Age of Ensemble, Part 1: A Titan Passes
When Microsoft announced that it would be closing Ensemble Studios early next year, a chill went through the strategy game community. You couldn't point to any failures from Ensemble, the maker of the Age of Empires games. You could argue that in an age of belt-tightening and spiraling development costs, every affiliated studio is a potential liability. But Ensemble, responsible for one of the most successful and important strategy series in history, was important to a lot of people.
It deserves a proper send-off.
A franchise is born
The origins of Ensemble Studios are unlikely. In the early 1970s, Tony and Rick Goodman were junior high school students who tagged along to a University of Virginia board- and wargaming club. There, they met a graduate student named Bruce Shelley, with whom they would later create Age of Empires.
Ten years later Tony Goodman started a business software company called Ensemble Corporation. Five years after that, he created a game division that became Ensemble Studios. "It was a real culture clash," he recalls. "Everyone else was in suits, but we game people had this tiny cubicle area and were much more casual."
Giants versus Sphinxes -- only in Age of Mythology.
"We knew we wanted to make games, so a couple of programmers and I broke off [from the company]. Rick came on board a little bit later, and then we got [Ensemble] going. Once we got this little tank game going, as a technical exercise, we decided we wanted to do something serious.
"I had been calling Bruce every year or so to touch base and I always had a secret plan to start a game company. Then, in 1994, the day came."
Since they had wargamed together, Shelley had turned his hobby into a career, moving from SPI to Avalon Hill (the two leading board game makers of the time) and then joining Microprose, where he worked on Civilization and Railroad Tycoon with Sid Meier -- an experience he likens to a "game design university."
"The big thing I learned at Microprose," Shelley says, "was to play the game while you were making it [aka iterative design]." The philosophy would underlie his approach to game design, and he would take it with him when he moved on. With Shelley, a veteran game designer with a marketable legacy behind him, there was a broad consensus on the type of game Ensemble should make.
According to Shelley, "[Ensemble programmer] Tim Deen told us to buy Warcraft and said that this was the kind of game we should make. We thought, 'This is really cool, but why don't we make it historical?'"
An idea for a Robinson Crusoe/desert island simulation was tossed aside. "Bruce did Civilization, so [we thought] we should do something he knew how to do," says Goodman. Because the studio was full of history buffs, the idea of a real-time Civilization made sense. "It was originally called Dawn of Man," recalls Shelley. "It was about the rise of the great civilizations on earth." They expanded the game to include Greeks, Persians and Asians (at Microsoft's suggestion).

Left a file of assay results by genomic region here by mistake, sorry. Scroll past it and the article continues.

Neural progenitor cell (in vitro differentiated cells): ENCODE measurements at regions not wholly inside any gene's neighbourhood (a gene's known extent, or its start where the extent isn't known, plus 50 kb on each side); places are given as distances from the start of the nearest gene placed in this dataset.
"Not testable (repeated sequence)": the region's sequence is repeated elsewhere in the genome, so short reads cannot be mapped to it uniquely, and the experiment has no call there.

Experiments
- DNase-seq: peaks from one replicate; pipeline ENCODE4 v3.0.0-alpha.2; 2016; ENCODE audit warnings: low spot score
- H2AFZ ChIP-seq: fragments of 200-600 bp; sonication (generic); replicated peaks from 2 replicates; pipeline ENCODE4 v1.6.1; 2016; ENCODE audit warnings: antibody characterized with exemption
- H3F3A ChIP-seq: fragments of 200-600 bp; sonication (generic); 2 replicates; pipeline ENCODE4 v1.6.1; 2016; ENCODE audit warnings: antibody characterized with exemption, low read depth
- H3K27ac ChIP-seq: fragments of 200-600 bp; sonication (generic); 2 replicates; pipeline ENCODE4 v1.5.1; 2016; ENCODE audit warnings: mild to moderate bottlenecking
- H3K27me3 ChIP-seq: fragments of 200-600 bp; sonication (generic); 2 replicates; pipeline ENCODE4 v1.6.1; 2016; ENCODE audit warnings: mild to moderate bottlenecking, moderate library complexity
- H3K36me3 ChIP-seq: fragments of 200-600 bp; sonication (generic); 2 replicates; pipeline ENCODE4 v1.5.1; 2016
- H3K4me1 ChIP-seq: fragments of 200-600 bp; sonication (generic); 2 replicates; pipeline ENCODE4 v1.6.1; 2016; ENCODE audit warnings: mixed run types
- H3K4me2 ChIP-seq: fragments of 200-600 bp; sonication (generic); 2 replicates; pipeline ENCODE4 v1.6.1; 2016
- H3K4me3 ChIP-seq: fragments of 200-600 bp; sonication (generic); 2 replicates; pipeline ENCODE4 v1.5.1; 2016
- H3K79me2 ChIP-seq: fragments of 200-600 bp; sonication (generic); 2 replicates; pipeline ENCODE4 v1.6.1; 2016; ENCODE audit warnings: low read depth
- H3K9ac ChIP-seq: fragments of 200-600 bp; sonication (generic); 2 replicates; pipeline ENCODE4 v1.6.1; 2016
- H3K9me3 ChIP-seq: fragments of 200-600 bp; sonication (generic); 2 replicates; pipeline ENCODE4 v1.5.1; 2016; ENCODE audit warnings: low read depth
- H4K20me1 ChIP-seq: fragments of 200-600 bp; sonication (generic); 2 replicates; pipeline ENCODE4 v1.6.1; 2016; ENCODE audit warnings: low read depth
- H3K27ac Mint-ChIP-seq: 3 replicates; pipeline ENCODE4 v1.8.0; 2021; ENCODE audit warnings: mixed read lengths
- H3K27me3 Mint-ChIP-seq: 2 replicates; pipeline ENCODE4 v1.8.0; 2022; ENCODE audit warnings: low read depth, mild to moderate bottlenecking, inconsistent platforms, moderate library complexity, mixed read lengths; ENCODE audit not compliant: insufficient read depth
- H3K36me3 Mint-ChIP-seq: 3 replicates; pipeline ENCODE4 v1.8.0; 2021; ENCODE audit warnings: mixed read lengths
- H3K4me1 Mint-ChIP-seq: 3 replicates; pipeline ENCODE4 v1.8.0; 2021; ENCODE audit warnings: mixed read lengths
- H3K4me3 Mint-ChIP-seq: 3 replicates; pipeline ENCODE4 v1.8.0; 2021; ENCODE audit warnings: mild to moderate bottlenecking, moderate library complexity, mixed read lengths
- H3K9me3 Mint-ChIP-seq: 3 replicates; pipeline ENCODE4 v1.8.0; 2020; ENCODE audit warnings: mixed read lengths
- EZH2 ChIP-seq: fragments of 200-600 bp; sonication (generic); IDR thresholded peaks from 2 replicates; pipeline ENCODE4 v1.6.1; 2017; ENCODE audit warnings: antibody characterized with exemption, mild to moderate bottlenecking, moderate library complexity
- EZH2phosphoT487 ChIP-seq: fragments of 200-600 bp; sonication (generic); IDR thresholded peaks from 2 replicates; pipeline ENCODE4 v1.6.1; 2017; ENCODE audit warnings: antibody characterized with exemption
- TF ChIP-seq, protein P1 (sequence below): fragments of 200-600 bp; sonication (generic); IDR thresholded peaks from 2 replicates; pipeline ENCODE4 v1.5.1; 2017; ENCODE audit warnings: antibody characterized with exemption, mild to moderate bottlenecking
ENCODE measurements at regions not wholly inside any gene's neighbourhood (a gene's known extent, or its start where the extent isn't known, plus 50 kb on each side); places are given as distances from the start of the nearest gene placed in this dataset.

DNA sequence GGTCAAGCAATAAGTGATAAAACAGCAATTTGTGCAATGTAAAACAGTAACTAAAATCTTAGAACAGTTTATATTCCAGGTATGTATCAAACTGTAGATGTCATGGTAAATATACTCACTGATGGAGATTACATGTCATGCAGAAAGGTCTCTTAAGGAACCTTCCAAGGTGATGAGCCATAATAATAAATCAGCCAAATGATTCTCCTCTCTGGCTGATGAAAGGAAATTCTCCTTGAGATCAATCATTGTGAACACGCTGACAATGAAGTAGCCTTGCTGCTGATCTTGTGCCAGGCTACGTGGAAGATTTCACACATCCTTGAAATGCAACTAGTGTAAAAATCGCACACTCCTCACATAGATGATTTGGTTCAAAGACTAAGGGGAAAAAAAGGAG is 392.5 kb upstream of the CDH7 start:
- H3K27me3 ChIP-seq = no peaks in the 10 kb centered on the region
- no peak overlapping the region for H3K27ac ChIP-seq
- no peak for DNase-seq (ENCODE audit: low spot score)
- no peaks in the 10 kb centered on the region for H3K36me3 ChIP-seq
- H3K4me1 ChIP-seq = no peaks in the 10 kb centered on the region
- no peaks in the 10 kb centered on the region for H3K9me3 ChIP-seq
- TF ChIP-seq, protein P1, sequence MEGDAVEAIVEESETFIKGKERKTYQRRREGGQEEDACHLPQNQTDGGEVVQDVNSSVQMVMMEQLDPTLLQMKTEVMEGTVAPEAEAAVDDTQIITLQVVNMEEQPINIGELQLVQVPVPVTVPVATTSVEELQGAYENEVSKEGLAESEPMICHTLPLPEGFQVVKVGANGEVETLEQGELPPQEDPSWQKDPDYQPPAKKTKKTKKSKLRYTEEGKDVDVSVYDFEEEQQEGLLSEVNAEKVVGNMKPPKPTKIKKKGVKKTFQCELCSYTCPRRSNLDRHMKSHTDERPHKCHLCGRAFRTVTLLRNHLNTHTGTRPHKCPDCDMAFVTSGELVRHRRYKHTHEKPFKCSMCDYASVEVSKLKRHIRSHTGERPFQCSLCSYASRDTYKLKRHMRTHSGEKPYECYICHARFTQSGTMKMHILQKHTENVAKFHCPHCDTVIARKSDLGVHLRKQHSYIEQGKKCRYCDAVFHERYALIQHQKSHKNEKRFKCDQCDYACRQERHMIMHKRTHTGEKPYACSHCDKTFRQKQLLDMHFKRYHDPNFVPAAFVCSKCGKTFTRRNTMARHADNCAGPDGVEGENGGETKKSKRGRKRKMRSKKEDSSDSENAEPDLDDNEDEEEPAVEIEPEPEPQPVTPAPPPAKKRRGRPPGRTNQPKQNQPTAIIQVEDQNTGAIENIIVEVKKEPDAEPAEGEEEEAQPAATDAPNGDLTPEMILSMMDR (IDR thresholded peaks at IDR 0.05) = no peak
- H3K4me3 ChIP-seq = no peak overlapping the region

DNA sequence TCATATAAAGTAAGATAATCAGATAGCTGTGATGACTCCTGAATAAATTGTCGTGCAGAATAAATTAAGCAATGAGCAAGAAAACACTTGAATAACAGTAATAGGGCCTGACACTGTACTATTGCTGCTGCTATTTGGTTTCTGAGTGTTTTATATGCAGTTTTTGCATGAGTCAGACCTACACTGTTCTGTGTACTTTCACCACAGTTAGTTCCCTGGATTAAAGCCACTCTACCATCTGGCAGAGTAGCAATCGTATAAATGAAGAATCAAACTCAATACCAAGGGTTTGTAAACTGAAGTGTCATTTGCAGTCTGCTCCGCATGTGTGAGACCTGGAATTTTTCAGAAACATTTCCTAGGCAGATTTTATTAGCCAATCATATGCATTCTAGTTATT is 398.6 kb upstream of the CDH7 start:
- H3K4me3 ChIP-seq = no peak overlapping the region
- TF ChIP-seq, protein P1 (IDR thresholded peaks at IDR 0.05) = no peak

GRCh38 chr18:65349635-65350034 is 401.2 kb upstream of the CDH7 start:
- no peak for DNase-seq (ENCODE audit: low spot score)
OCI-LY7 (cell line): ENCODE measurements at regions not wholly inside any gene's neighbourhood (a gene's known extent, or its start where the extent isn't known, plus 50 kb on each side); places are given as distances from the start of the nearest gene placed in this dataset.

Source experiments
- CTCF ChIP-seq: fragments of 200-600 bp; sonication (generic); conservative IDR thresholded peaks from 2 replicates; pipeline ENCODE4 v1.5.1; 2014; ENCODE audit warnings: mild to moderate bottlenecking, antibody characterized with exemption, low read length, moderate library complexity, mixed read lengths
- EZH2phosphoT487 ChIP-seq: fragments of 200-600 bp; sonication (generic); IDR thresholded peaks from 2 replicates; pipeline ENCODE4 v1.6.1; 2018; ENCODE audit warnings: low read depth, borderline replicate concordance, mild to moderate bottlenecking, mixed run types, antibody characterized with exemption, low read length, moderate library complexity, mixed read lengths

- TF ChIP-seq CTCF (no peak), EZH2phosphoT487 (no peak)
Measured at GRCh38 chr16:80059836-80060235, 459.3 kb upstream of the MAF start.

It never really looked like a city, but the graphics were a revelation at the time.
The result, of course, was Age of Empires, the first historically-themed real-time strategy game. But for a new studio with largely unproven talent, it would take more than a unique setting to crack through an increasingly crowded real-time market. Inspired by a video demo they had seen at a conference of realistic people walking through a cityscape, Tony Goodman pushed to have that level of graphics technology incorporated into the game -- a decision that undoubtedly extended the game's development. At a time when your average RTS featured either cartoonish characters (like Warcraft) or tiny vehicles (like Command & Conquer), the choice to have human-looking villagers carrying Flintstone-sized chunks of meat was a risky one. With the game's sense of light and richness of color, Shelley says, "the sun never sets in Age of Empires."
Shelley pushed for other changes, including random maps. "Fixed maps -- like in StarCraft -- are like chess; you know everything on the map. Random maps are like poker. You play the hand you're dealt." Age of Empires would be poker, using maps that followed basic templates (sea maps, continental maps, forest-rich maps, etc.) but emphasized the exploration part of the game (a central mechanic from the Civ series). Shelley also insisted on varying levels of difficulty and alternate victory conditions.
The game's development was so extended that another Ensemble team developing a fantasy strategy game (Sorceror) was poached of talent so that Age of Empires could be completed. Sandy Petersen, the lead on Sorceror, declared the project dead and worked instead on making an Age of Empires expansion pack (Rise of Rome). Throughout the life of the studio, Petersen says, the pattern became familiar. "[At least] six or seven different projects that I was working on weren't Age games [and] got canceled for one reason or another."